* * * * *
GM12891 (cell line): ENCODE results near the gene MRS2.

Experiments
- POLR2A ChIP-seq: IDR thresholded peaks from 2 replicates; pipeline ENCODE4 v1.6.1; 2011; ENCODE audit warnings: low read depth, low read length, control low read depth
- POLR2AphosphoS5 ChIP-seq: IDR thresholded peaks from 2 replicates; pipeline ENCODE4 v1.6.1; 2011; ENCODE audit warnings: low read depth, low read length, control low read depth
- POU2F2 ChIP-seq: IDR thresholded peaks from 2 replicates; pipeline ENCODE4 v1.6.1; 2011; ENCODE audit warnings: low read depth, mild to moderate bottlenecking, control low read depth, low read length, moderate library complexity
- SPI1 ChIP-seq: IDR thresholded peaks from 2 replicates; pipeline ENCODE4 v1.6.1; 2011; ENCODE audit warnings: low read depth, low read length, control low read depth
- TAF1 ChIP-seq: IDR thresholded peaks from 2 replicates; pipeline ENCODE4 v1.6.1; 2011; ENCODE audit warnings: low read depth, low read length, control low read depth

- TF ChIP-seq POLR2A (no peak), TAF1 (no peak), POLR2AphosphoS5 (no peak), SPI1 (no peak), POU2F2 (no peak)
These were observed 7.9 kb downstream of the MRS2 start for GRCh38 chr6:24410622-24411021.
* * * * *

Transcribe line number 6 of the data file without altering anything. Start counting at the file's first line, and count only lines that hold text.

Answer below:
- SPI1 ChIP-seq: IDR thresholded peaks from 2 replicates; pipeline ENCODE4 v1.6.1; 2011; ENCODE audit warnings: low read depth, low read length, control low read depth